Does National Policy Influence Individual Car Driving Behavior: A Cross-National Study of the European Union
Date of Award
Master of Arts
Sherry Cable, Paul Gellert
This study examines how the national policy climate affects individual driving behavior in the European Union. Using secondary data from the International Social Survey Program: Environment II 2000 in conjunction with national scores from the 2001 and 2002 Environmental Sustainability Indexes, I analyze the relationship between three macro-level predictors and the reduction of individual car driving. My results indicate that the national environmental policy climate positively relates with the likelihood of individuals driving less. Further individual’s likelihood to reduce car driving is significantly affected by the individual’s type of employment, education level, family income level, gender, age, and concerns toward the danger of air pollution for the environment and the respondent. Variables measuring respondent urbanicity, religiosity, and union/marriage status do not significantly affect individual driving behavior.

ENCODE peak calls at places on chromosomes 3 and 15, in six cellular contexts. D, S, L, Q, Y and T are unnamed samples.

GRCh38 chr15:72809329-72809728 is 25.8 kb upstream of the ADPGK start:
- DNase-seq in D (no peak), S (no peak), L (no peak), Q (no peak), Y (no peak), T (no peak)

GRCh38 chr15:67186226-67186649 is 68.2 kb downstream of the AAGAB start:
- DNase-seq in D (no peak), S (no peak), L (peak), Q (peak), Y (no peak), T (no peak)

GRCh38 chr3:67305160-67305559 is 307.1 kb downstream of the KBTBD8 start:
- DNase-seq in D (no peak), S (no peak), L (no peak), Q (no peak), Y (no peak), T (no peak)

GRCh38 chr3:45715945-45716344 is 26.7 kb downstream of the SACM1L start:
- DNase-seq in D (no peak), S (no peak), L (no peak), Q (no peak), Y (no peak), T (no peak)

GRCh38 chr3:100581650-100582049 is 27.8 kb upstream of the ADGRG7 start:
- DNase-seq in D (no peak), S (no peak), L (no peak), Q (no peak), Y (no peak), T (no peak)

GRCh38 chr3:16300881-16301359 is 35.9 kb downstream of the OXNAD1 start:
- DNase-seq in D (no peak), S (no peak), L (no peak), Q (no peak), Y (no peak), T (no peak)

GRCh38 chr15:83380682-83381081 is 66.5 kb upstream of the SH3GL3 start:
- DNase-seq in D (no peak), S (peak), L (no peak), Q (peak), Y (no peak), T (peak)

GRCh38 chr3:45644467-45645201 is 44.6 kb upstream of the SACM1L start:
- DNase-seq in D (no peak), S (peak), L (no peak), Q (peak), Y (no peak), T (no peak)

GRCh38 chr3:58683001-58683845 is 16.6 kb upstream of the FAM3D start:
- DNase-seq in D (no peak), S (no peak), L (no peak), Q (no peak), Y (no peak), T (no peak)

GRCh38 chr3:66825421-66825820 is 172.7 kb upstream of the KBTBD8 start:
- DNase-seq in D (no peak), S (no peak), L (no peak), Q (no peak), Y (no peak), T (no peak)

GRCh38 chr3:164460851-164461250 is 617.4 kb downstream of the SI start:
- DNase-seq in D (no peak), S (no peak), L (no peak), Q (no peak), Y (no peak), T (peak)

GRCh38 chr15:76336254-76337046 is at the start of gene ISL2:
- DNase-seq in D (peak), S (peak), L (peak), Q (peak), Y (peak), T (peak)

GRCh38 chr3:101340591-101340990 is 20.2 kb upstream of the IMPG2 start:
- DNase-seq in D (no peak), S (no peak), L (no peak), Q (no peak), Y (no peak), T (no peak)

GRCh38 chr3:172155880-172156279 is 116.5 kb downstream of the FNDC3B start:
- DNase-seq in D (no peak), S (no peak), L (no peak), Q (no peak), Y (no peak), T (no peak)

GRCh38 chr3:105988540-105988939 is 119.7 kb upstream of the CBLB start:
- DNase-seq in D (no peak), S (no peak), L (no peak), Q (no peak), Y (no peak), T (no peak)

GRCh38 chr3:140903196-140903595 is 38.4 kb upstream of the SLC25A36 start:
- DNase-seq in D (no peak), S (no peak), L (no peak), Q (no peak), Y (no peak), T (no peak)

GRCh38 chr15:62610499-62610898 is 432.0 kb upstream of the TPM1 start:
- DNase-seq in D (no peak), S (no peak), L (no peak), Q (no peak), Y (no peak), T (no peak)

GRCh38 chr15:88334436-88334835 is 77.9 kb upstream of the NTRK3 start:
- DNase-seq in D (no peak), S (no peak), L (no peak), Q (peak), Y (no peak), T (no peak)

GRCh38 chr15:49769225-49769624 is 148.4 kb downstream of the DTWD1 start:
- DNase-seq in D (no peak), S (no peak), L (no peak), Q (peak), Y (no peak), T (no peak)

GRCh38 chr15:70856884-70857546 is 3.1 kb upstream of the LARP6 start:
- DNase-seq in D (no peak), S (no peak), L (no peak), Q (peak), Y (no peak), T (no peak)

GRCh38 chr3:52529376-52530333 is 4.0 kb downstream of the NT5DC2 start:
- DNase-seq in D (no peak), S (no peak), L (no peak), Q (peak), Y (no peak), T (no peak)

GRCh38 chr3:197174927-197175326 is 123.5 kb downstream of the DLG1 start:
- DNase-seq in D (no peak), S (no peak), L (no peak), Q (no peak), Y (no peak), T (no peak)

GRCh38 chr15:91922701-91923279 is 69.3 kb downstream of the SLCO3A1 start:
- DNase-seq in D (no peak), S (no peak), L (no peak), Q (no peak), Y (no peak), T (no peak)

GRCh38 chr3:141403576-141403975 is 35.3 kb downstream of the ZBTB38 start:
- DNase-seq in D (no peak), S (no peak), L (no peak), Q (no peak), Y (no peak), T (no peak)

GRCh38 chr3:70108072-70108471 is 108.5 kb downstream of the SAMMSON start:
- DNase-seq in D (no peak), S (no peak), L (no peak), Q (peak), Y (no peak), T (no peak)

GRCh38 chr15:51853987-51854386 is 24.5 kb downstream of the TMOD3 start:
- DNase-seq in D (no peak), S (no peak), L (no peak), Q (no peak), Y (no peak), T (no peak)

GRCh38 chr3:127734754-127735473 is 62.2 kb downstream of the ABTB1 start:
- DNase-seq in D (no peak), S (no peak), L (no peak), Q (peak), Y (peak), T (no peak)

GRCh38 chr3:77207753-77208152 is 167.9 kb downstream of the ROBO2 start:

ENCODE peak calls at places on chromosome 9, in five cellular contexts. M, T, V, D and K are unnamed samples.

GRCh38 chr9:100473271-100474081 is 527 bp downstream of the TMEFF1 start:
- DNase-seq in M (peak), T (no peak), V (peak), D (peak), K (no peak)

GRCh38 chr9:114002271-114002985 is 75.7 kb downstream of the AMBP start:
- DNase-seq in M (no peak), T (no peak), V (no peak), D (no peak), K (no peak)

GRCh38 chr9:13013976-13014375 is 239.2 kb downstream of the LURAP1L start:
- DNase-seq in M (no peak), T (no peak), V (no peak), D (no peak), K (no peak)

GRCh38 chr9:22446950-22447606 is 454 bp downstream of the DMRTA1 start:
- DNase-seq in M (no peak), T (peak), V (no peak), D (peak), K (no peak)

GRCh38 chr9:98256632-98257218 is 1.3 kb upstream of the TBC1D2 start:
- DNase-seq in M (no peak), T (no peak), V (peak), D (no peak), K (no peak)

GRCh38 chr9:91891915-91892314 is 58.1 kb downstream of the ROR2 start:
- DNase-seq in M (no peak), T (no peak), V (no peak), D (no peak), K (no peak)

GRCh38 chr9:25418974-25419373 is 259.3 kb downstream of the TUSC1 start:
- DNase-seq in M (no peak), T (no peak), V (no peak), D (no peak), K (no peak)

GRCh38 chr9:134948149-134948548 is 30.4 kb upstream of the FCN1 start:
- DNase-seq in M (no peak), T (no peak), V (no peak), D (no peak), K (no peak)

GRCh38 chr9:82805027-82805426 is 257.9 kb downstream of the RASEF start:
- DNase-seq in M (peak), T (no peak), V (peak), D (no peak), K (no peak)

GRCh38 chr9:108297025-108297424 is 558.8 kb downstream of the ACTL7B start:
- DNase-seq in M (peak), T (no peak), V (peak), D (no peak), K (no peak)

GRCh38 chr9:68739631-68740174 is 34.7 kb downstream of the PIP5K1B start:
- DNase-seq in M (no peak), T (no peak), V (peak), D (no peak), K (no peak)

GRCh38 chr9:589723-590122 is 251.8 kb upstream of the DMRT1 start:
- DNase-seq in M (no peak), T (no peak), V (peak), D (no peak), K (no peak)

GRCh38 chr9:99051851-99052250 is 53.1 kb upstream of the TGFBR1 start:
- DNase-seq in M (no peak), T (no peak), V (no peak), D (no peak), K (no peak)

Borek, Erika Lynn, "Does National Policy Influence Individual Car Driving Behavior: A Cross-National Study of the European Union. " Master's Thesis, University of Tennessee, 2007.